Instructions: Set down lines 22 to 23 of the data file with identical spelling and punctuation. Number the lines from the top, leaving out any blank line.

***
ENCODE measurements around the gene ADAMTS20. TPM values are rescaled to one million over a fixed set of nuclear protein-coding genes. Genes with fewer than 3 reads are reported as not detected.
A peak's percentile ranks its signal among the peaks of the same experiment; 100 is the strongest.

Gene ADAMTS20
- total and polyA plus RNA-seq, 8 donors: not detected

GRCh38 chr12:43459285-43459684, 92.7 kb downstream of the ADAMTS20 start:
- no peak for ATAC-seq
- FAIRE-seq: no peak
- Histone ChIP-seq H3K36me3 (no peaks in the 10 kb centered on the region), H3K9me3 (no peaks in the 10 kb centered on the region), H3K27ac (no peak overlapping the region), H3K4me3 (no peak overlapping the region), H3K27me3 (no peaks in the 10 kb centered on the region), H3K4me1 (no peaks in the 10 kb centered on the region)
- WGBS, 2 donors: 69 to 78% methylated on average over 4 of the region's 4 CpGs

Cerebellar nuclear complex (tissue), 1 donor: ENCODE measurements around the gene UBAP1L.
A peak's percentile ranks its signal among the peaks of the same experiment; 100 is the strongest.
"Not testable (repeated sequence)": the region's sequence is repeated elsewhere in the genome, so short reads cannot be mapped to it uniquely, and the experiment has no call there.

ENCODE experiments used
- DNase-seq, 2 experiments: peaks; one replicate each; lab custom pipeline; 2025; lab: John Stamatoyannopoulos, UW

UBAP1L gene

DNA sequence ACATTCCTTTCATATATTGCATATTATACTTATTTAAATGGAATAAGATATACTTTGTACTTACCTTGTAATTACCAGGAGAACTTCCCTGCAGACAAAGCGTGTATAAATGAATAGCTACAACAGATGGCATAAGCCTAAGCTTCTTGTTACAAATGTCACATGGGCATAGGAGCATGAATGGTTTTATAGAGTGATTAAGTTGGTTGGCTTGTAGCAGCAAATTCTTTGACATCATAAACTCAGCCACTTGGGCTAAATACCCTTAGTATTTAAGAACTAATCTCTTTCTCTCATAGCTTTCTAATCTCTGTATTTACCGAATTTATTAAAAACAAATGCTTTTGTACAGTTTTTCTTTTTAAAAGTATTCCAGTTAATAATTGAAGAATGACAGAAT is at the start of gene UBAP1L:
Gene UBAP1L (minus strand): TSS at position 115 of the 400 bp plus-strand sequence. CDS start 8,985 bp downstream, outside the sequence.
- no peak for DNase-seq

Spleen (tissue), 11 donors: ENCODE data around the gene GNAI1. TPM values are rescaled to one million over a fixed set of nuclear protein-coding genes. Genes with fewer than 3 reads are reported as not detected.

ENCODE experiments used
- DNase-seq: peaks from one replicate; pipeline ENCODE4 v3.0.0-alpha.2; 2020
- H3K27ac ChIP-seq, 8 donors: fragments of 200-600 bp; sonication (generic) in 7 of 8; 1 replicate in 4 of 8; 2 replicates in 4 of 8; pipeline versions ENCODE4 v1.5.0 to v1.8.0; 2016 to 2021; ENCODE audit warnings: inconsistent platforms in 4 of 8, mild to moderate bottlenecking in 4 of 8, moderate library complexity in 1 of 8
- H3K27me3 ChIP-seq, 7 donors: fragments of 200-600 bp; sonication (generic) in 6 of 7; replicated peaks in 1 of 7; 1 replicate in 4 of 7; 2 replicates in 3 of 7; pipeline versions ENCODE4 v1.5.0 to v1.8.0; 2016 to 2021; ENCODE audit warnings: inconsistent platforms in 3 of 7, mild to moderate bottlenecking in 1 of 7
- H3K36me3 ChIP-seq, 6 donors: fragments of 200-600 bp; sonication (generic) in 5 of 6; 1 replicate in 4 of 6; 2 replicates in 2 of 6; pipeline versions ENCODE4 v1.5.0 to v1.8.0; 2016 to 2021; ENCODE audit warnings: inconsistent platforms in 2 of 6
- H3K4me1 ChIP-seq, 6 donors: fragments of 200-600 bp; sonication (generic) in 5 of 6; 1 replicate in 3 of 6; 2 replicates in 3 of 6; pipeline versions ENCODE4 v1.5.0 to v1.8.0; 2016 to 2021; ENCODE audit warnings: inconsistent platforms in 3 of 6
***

- H3K27ac ChIP-seq, 8 donors: fragments of 200-600 bp; sonication (generic) in 7 of 8; 1 replicate in 4 of 8; 2 replicates in 4 of 8; pipeline versions ENCODE4 v1.5.0 to v1.8.0; 2016 to 2021; ENCODE audit warnings: inconsistent platforms in 4 of 8, mild to moderate bottlenecking in 4 of 8, moderate library complexity in 1 of 8
- H3K27me3 ChIP-seq, 7 donors: fragments of 200-600 bp; sonication (generic) in 6 of 7; replicated peaks in 1 of 7; 1 replicate in 4 of 7; 2 replicates in 3 of 7; pipeline versions ENCODE4 v1.5.0 to v1.8.0; 2016 to 2021; ENCODE audit warnings: inconsistent platforms in 3 of 7, mild to moderate bottlenecking in 1 of 7